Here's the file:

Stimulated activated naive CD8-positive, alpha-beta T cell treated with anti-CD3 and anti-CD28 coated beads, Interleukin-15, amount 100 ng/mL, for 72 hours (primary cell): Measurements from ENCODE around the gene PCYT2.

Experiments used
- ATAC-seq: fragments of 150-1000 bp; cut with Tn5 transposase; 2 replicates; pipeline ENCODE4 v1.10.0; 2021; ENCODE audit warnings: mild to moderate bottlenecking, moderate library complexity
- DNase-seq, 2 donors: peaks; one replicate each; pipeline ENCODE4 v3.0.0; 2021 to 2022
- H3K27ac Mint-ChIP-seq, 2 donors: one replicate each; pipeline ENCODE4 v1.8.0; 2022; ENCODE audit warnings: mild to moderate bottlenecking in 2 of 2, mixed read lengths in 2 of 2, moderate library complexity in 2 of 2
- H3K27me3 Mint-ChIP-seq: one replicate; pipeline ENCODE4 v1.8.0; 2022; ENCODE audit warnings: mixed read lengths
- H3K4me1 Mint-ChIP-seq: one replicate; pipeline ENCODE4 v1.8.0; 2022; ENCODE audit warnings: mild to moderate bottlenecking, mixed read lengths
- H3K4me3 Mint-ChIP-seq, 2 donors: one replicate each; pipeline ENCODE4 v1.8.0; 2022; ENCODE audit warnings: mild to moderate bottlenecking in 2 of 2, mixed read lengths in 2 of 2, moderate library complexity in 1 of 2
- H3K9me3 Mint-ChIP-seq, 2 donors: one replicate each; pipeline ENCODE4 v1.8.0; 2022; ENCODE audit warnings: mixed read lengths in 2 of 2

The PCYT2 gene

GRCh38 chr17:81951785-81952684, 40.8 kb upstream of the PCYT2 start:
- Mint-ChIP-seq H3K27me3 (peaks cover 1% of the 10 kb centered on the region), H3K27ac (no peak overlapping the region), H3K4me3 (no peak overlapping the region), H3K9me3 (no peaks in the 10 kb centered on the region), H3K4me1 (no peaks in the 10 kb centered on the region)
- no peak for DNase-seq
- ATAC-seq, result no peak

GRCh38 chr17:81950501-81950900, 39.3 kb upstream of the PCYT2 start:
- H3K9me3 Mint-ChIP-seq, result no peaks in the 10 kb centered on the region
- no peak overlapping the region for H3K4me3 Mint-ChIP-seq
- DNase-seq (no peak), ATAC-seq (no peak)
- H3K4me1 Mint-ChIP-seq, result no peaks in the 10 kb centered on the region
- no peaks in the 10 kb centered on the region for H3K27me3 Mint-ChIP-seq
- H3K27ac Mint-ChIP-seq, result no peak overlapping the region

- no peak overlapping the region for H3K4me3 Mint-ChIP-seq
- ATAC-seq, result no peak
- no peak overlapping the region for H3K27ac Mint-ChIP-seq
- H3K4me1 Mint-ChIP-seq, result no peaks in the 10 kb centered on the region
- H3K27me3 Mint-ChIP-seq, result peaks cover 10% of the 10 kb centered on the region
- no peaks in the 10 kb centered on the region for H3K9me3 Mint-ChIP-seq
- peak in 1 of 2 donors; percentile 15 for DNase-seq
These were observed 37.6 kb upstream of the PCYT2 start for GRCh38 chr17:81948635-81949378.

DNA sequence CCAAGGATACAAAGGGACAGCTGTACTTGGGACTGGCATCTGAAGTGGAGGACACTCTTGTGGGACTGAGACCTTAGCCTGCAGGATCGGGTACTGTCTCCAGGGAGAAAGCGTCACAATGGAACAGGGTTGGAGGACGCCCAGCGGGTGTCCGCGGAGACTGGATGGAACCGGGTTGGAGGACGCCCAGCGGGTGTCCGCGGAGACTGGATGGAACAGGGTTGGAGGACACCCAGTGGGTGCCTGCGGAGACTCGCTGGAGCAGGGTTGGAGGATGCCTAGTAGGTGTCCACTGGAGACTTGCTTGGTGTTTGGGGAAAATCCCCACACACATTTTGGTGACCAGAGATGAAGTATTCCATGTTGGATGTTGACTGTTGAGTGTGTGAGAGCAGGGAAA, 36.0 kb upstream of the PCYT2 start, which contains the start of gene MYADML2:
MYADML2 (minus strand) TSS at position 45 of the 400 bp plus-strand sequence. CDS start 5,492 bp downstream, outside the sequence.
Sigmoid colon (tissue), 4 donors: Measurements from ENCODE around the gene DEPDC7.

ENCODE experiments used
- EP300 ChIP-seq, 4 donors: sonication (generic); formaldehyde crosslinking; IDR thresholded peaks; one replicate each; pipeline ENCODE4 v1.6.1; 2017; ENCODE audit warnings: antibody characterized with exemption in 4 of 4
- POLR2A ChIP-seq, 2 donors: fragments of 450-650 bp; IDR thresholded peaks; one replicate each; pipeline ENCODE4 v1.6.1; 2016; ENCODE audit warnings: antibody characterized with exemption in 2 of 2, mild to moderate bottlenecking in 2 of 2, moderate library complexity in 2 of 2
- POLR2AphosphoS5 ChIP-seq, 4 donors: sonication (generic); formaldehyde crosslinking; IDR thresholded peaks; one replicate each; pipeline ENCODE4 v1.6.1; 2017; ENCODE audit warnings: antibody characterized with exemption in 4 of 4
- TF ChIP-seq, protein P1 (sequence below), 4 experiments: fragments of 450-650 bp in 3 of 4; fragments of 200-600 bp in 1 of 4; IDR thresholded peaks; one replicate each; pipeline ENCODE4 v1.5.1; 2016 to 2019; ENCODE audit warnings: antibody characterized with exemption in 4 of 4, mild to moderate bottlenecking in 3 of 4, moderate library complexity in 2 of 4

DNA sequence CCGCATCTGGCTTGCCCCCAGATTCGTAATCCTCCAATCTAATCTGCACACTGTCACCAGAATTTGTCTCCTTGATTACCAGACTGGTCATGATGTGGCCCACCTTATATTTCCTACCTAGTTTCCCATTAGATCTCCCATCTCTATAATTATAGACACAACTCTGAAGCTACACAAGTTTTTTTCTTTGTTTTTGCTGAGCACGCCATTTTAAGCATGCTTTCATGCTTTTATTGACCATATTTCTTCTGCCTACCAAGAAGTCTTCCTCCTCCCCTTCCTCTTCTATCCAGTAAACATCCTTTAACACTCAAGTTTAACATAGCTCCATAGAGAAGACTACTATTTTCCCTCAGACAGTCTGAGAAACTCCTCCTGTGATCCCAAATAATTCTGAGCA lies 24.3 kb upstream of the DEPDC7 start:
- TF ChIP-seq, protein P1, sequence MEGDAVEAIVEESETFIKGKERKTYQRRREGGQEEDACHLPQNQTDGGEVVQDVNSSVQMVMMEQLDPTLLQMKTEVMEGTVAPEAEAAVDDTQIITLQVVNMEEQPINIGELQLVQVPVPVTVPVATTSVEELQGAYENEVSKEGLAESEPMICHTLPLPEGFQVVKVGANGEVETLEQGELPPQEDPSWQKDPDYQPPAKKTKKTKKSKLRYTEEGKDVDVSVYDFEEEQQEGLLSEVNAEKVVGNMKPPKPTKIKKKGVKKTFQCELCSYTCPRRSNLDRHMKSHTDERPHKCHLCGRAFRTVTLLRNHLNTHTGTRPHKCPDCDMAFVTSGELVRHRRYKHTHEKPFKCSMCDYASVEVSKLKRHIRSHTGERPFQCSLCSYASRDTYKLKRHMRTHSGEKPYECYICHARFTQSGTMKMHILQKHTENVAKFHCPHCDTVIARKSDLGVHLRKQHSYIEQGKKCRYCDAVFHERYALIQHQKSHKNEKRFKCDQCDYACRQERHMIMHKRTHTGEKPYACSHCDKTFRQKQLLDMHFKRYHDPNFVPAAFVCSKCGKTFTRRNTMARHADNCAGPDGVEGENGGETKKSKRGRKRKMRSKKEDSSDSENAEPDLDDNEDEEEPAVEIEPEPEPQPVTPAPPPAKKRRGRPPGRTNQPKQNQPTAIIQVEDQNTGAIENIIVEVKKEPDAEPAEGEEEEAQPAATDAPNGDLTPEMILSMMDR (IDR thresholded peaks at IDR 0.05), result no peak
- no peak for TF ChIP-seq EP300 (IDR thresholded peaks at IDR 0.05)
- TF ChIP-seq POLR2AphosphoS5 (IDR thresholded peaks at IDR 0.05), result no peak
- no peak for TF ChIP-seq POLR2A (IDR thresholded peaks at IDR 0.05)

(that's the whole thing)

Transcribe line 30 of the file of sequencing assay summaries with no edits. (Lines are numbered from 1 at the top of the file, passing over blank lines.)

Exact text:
DNA sequence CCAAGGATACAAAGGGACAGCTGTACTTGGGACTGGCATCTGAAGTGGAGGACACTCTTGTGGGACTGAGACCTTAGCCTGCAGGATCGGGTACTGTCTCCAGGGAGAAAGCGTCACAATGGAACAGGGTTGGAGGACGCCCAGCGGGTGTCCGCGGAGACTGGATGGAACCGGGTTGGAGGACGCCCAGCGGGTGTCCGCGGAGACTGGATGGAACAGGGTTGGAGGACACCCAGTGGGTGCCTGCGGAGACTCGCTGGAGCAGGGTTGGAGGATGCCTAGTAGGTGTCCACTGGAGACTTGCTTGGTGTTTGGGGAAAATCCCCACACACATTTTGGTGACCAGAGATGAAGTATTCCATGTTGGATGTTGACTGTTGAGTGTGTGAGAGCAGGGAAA, 36.0 kb upstream of the PCYT2 start, which contains the start of gene MYADML2: